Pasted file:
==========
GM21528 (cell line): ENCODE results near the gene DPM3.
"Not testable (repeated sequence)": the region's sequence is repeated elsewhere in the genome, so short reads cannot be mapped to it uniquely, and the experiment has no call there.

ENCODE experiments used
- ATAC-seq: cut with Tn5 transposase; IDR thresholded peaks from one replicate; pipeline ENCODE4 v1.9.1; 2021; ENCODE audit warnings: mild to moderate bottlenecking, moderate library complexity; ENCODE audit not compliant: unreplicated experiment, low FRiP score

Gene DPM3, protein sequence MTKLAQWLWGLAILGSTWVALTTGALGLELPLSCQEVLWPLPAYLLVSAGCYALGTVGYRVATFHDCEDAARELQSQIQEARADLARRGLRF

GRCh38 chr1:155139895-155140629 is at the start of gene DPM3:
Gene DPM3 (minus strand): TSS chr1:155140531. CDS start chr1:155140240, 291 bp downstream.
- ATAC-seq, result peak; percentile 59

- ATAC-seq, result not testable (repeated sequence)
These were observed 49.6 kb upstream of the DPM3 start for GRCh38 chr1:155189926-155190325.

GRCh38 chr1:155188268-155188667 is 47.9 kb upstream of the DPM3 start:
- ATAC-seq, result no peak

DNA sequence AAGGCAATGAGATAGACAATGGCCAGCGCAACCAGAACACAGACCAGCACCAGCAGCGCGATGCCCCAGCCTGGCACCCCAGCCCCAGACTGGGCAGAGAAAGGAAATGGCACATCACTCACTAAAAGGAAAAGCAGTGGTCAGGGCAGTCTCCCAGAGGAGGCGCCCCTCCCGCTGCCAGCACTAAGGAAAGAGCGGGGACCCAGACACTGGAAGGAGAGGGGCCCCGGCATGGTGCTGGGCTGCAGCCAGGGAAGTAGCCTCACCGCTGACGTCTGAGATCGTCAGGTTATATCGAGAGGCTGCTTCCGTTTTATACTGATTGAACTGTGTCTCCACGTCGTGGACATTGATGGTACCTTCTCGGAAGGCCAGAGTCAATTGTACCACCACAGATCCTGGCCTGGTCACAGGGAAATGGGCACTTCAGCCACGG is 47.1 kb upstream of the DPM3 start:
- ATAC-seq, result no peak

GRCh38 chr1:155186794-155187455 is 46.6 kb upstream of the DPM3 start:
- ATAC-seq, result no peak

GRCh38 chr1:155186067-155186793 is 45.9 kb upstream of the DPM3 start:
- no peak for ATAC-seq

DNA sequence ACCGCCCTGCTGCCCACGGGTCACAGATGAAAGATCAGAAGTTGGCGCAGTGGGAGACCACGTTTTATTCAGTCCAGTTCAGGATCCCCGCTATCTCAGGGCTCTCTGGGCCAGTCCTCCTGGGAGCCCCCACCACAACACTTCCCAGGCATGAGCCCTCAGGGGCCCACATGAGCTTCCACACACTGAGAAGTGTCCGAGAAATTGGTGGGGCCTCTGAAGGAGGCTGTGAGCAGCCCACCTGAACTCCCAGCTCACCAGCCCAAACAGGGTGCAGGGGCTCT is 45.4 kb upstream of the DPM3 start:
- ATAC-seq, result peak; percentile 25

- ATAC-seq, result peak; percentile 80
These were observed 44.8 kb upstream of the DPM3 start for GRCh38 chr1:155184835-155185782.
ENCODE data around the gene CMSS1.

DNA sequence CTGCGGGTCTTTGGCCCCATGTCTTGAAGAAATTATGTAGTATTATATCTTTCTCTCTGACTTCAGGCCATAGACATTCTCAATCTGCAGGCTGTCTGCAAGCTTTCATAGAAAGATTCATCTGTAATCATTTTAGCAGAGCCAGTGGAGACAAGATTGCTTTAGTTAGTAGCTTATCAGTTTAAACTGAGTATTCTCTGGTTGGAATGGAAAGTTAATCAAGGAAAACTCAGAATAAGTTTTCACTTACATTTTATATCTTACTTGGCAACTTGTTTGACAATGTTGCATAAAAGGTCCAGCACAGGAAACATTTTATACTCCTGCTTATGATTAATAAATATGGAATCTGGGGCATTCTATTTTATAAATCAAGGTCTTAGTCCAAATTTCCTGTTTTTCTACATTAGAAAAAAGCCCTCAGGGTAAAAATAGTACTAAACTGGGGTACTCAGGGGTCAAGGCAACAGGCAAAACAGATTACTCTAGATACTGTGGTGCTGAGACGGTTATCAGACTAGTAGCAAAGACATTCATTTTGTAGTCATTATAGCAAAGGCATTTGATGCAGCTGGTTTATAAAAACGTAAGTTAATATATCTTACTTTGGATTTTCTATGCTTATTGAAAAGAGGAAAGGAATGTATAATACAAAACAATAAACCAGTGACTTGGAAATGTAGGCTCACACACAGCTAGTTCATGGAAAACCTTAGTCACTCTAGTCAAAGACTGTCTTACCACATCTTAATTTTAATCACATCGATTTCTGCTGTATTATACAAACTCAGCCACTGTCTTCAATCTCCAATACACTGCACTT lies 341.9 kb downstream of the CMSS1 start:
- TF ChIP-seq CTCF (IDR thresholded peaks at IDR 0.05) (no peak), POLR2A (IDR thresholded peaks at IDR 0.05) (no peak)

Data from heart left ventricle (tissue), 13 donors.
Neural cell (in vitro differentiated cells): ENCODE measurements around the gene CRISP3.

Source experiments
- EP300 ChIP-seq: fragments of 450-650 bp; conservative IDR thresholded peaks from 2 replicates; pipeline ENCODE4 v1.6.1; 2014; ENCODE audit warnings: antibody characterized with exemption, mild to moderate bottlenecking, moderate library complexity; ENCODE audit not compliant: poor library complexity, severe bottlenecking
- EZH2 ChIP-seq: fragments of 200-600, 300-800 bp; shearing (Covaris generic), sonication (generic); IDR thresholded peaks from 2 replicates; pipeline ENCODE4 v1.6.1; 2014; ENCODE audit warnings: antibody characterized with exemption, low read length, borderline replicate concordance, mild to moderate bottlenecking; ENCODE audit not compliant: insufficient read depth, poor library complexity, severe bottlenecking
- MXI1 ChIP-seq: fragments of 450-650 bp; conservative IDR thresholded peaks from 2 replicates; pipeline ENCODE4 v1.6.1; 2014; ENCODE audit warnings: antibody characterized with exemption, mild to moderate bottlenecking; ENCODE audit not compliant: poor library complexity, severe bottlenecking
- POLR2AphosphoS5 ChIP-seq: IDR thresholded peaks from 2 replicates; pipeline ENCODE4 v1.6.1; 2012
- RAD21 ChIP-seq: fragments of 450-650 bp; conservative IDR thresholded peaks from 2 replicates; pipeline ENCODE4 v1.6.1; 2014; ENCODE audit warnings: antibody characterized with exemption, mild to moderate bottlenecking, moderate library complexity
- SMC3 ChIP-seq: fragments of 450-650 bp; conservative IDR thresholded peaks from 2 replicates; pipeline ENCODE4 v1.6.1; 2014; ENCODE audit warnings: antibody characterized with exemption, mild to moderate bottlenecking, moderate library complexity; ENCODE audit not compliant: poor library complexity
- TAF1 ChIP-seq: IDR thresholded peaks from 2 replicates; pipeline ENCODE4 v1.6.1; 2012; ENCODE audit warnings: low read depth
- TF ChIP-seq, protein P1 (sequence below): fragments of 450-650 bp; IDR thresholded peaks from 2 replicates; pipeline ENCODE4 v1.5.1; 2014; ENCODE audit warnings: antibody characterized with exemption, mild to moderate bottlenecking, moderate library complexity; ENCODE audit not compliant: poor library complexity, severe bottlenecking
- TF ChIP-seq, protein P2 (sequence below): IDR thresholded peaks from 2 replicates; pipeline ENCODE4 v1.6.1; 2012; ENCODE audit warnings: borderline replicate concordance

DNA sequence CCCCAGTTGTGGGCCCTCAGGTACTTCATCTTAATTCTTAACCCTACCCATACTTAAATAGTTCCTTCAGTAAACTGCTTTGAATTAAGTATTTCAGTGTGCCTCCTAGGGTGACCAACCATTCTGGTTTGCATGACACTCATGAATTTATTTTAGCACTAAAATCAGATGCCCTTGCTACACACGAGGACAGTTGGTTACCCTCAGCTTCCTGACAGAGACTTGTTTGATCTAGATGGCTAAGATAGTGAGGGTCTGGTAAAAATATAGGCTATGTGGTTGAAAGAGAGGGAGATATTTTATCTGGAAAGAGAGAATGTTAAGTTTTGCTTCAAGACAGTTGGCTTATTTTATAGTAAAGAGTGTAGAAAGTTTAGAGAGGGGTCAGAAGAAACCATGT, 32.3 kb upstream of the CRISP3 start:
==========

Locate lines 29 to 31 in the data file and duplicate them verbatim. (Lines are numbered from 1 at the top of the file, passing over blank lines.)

- EP300 ChIP-seq: fragments of 450-650 bp; conservative IDR thresholded peaks from 2 replicates; pipeline ENCODE4 v1.6.1; 2014; ENCODE audit warnings: antibody characterized with exemption, mild to moderate bottlenecking, moderate library complexity; ENCODE audit not compliant: poor library complexity, severe bottlenecking
- EZH2 ChIP-seq: fragments of 200-600, 300-800 bp; shearing (Covaris generic), sonication (generic); IDR thresholded peaks from 2 replicates; pipeline ENCODE4 v1.6.1; 2014; ENCODE audit warnings: antibody characterized with exemption, low read length, borderline replicate concordance, mild to moderate bottlenecking; ENCODE audit not compliant: insufficient read depth, poor library complexity, severe bottlenecking
- MXI1 ChIP-seq: fragments of 450-650 bp; conservative IDR thresholded peaks from 2 replicates; pipeline ENCODE4 v1.6.1; 2014; ENCODE audit warnings: antibody characterized with exemption, mild to moderate bottlenecking; ENCODE audit not compliant: poor library complexity, severe bottlenecking